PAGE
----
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Enhanced neural processing of goal-directed actions during active training in 4-month-old infants
Uppsala universitet, Humanistisk-samhällsvetenskapliga vetenskapsområdet, Samhällsvetenskapliga fakulteten, Institutionen för psykologi.
Univ Washington, Seattle, WA 98195 USA.
Uppsala universitet, Humanistisk-samhällsvetenskapliga vetenskapsområdet, Samhällsvetenskapliga fakulteten, Institutionen för psykologi.
2016 (engelsk)Inngår i: Journal of cognitive neuroscience, ISSN 0898-929X, E-ISSN 1530-8898, Vol. 28, nr 3, s. 472-482Artikkel i tidsskrift (Fagfellevurdert) Published
Abstract [en]

The current study explores the neural correlates of action perception and its relation to infants' active experience performing goal-directed actions. Study 1 provided active training with sticky mittens that enables grasping and object manipulation in prereaching 4-month-olds. After training, EEG was recorded while infants observed images of hands grasping toward (congruent) or away from (incongruent) objects. We demonstrate that brief active training facilitates social perception as indexed by larger amplitude of the P400 ERP component to congruent compared with incongruent trials. Study 2 presented 4-month-old infants with passive training in which they observed an experimenter perform goal-directed reaching actions, followed by an identical ERP session to that used in Study 1. The second study did not demonstrate any differentiation between congruent and incongruent trials. These results suggest that (1) active experience alters the brains' response to goal-directed actions performed by others and (2) visual exposure alone is not sufficient in developing the neural networks subserving goal processing during action observation in infancy.

sted, utgiver, år, opplag, sider
2016. Vol. 28, nr 3, s. 472-482
HSV kategori
Identifikatorer
URN: urn:nbn:se:uu:diva-270101DOI: 10.1162/jocn_a_00909ISI: 000369760000009PubMedID: 26679217OAI: oai:DiVA.org:uu-270101DiVA, id: diva2:885887
Forskningsfinansiär
EU, European Research Council, CACTUS 312292Knut and Alice Wallenberg Foundation, KWA 2012.0120Tilgjengelig fra: 2015-12-21 Laget: 2015-12-21 Sist oppdatert: 2018-08-29bibliografisk kontrollert
Inngår i avhandling
1. How hands shape the mind: The P400 as an index of manual actions and gesture perception
Åpne denne publikasjonen i ny fane eller vindu >>How hands shape the mind: The P400 as an index of manual actions and gesture perception
2018 (engelsk)Doktoravhandling, med artikler (Annet vitenskapelig)
Abstract [en]

Being able to perform and understand actions is crucial for proper functioning in the social world. From birth, we use our bodies to act and to promote learning about ourselves, our environment and other people’s actions and intentions. Our mind is embodied; thus, our actions play a crucial role in cognitive and social development.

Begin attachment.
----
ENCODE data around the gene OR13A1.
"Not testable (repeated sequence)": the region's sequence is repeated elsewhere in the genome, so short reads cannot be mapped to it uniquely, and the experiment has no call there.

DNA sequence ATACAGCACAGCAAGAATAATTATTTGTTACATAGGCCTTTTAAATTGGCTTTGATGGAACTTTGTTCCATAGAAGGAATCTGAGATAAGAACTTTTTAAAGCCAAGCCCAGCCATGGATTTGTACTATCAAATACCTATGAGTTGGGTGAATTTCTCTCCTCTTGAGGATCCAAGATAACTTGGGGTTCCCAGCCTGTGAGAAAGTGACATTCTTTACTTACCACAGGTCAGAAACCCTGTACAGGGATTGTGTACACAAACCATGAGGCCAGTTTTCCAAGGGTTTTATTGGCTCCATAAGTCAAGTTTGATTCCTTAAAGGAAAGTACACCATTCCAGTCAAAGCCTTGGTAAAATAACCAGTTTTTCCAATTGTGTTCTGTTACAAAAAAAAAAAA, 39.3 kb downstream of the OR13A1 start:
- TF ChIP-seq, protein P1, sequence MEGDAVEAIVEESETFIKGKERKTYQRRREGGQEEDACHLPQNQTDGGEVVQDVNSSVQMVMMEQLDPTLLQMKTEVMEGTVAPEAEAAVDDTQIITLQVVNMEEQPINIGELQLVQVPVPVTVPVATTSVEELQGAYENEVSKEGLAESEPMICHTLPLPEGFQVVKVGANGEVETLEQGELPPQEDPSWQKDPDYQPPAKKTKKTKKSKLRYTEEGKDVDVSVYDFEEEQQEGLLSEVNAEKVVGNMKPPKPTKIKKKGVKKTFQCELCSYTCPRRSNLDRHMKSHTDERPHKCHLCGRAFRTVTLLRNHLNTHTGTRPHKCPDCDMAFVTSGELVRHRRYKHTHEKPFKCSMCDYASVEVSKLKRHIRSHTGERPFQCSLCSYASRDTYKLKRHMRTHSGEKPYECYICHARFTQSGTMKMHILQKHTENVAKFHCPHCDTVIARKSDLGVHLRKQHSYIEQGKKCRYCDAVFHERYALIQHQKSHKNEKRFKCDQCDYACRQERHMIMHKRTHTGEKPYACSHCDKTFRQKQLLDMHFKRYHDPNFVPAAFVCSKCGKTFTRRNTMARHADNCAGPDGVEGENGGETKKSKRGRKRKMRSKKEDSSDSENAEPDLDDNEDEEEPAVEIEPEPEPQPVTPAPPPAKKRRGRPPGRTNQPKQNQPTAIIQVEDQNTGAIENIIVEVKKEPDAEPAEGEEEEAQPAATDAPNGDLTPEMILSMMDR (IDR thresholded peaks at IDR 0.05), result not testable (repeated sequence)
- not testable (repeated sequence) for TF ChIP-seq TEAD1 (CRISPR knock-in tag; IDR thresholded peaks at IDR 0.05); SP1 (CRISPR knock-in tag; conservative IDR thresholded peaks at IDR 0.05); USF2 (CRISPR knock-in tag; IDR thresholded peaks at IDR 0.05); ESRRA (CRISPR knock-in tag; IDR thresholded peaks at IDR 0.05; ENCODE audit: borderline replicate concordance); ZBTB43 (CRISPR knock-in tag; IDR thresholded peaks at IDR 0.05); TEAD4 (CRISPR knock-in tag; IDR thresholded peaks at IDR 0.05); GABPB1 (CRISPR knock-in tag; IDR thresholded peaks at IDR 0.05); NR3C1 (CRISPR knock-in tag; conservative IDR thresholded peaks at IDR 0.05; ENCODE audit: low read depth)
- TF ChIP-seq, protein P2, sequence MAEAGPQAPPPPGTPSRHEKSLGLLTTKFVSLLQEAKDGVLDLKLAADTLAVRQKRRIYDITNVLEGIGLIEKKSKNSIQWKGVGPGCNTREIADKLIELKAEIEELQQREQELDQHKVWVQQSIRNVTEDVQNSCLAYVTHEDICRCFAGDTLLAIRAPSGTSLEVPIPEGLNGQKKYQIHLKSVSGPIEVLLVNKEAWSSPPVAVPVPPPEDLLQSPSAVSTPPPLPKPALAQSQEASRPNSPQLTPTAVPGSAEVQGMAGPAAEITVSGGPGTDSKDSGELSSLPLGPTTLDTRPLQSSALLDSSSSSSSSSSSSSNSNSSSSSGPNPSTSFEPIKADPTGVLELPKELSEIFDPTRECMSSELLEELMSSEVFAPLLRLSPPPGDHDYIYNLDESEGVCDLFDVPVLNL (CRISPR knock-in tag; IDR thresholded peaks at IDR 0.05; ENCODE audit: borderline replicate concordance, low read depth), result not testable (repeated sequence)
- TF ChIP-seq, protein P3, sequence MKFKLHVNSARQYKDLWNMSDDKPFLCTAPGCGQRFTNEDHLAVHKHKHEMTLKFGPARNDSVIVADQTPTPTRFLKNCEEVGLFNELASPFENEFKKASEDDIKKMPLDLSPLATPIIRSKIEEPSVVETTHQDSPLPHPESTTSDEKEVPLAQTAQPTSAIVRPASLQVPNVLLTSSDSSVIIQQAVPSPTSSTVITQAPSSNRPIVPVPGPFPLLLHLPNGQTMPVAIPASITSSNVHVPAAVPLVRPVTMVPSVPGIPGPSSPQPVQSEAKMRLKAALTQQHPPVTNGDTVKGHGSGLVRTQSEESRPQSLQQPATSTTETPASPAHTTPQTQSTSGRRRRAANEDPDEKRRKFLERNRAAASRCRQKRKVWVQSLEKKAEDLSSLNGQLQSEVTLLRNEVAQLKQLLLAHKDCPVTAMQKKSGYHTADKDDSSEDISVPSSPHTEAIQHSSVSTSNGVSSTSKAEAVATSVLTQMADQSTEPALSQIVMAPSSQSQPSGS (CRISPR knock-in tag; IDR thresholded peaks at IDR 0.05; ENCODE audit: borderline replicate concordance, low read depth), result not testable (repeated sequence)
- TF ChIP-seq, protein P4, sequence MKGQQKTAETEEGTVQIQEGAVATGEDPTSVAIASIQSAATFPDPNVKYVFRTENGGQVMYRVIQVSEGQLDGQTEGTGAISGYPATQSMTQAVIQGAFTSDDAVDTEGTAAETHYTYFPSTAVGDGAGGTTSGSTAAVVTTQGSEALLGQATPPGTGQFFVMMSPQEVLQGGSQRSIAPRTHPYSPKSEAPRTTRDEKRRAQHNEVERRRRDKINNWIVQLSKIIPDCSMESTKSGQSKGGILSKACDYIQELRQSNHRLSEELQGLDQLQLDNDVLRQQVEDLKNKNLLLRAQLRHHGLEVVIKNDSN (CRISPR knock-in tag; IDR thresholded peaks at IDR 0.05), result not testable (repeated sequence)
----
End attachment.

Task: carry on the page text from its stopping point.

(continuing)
This thesis focuses on the close interrelation between action and perception and the role of our hands in this link. Three empirical studies on action processing are presented in a framework of embodied cognition that emphasises the role of bodily experience in social development. All three studies were designed to measure event-related potentials (ERPs) in infants 4 to 9 months old, when they observed manual actions, grasping and the give-me gesture.

Study I demonstrates the neural underpinnings of infants’ action–perception link at the age when their ability to grasp for objects in a functional manner emerges. Neural processing has been found to be influenced by infants’ own manual experience of exactly the same grasping action.

Study II reveals that brief active motor training with goal-directed actions, even before the solid motor plans for grasping are developed, facilitates processing of others’ goal-directed actions.

Study III shows that the same neural correlate that indexes processing of reaching actions is involved in encoding of the give-me gesture, a type of non-verbal communication that conveys a request. This ability was found not to be directly dependent on the infants’ own ability to respond behaviourally to another person’s gesture.

This thesis pinpoints the neural correlate, P400, involved in the processing of goal-directed actions and gestures. The findings highlight the importance of motor experience, as well as the involvement of attentional processes in action processing. Additionally, the data from Study III may suggest a possible involvement of grasping skills in encoding non-verbal communicative gestures.

sted, utgiver, år, opplag, sider
Uppsala: Acta Universitatis Upsaliensis, 2018. s. 92
Serie
Digital Comprehensive Summaries of Uppsala Dissertations from the Faculty of Social Sciences, ISSN 1652-9030 ; 159
Emneord
goal-directed actions, action processing, EEG, ERP, P400, gestures, grasping, embodiment, social development, give-me gesture, dynamic system theory
HSV kategori
Forskningsprogram
Psykologi
Identifikatorer
urn:nbn:se:uu:diva-358475 (URN)978-91-513-0431-1 (ISBN)
Disputas
2018-10-19, Auditorium Minus, Gustavianum, Akademigatan 3, Uppsala, 13:00 (engelsk)
Opponent
Veileder
Tilgjengelig fra: 2018-09-27 Laget: 2018-08-29 Sist oppdatert: 2018-10-16

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